Tom Holland as Peter Parker/Spider-Man
Chadwick Boseman as T’Challa/Black Panther
Paul Bettany as Vision
Elizabeth Olsen as Wanda Maximoff/Scarlet Witch
Anthony Mackie as Sam Wilson/Falcon
Sebastian Stan as Bucky Barnes/White Wolf
Tom Hiddleston as Loki
Idris Elba as Heimdall
Peter Dinklage as Eitri the Dwarf King
Benedict Wong as Wong
Chris Pratt as Peter Quill/Star-Lord
Pom Klementieff as Mantis
Karen Gillan as Nebula
Dave Bautista as Drax the Destroyer
Zoe Saldana as Gamora
Vin Diesel as Groot
Bradley Cooper as Rocket
Gwyneth Paltrow as Pepper Potts
Benicio del Toro as Taneleer Tivan/The Collector
Josh Brolin as Thanos
Director: Anthony Russo, Joe Russo

Iron Man (Robert Downey Jr.), Thor (Chris Hemsworth), the Hulk (Mark Ruffalo) and the rest of the Avengers unite to battle their most powerful enemy yet — the evil Thanos (Josh Brolin). On a mission to collect all six Infinity Stones, Thanos plans to use the artifacts to inflict his twisted will on reality. The fate of the planet and existence itself has never been more uncertain as everything the Avengers have fought for has led up to this moment.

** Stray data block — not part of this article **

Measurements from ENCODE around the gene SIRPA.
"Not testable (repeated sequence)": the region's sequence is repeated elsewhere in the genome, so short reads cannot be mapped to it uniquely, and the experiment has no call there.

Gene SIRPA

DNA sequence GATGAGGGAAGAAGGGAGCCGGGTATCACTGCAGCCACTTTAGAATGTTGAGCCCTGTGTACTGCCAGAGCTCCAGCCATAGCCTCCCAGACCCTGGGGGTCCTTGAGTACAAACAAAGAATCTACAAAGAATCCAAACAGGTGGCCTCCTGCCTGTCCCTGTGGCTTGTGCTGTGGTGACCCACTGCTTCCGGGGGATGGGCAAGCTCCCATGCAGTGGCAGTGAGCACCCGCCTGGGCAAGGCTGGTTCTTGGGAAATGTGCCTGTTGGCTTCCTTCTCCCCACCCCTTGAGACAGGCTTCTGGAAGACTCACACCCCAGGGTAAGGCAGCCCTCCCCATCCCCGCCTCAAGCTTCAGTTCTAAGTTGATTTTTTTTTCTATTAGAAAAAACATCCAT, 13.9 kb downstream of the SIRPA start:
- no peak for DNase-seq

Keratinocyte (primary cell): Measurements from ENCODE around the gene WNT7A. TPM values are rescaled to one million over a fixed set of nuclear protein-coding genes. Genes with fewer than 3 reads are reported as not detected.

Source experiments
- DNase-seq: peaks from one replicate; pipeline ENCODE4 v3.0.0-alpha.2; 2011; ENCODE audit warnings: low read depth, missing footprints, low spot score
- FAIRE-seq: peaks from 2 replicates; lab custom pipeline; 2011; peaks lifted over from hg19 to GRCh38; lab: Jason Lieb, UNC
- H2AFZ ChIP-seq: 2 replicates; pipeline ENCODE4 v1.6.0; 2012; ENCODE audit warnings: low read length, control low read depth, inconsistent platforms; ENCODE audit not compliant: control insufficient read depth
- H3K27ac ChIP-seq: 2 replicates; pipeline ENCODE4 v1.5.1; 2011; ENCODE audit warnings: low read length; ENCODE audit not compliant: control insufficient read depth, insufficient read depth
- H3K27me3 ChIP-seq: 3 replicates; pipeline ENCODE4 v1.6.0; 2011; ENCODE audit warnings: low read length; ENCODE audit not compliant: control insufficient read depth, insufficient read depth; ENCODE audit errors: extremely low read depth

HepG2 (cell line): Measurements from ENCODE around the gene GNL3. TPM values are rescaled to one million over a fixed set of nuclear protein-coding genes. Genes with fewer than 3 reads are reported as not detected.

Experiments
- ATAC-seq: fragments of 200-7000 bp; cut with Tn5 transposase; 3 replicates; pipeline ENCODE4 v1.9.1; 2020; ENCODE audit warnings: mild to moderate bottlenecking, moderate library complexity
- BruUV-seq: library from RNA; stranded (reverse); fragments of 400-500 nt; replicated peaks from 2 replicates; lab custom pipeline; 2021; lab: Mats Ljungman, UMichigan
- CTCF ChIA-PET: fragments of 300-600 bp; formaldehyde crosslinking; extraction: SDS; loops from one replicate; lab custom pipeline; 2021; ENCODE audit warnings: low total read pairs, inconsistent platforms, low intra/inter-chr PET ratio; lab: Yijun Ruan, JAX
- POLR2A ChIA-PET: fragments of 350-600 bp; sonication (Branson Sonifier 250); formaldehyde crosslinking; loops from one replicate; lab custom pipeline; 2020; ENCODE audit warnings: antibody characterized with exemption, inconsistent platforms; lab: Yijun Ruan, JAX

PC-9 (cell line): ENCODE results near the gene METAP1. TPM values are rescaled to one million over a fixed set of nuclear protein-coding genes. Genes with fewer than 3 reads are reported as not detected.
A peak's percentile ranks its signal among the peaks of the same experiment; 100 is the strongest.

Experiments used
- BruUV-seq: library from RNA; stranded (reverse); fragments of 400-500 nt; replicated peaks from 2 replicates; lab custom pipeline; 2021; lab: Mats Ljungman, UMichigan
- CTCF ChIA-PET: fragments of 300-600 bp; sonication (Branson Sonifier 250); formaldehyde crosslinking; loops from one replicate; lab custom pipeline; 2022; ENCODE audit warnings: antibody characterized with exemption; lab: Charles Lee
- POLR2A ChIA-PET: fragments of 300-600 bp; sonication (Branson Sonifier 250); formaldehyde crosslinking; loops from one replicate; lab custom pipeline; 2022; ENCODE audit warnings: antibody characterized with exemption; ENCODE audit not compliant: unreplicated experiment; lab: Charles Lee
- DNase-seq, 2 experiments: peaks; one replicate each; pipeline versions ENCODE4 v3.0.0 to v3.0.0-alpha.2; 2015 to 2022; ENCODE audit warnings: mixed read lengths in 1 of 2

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Avengers: Infinity War wasn’t just one of the most anticipated films of 2018, it’s also one of the most anticipated films ever. I’ll admit that in the lead up to the release of this film, I had mixed feelings. On one hand, the Russo Brothers directed Captain America: The Winter Soldier, one of the best films in the MCU. On the other hand, they also directed Captain America Civil War, and while it was decent it was rather underwhelming compared to what it could have been, and felt a bit disappointing. Even without taking into account their previous movie, there was still a lot they had to achieve: they have to handle so many characters, and this is the culmination of about a decade’s worth of films building up to it. It is easy for Infinity War to end up being a disappointment. So I went in with my expectations in check, expecting a decent and entertaining movie. However, Infinity War truly blew me away, The Russo Brothers have truly achieved something amazing here.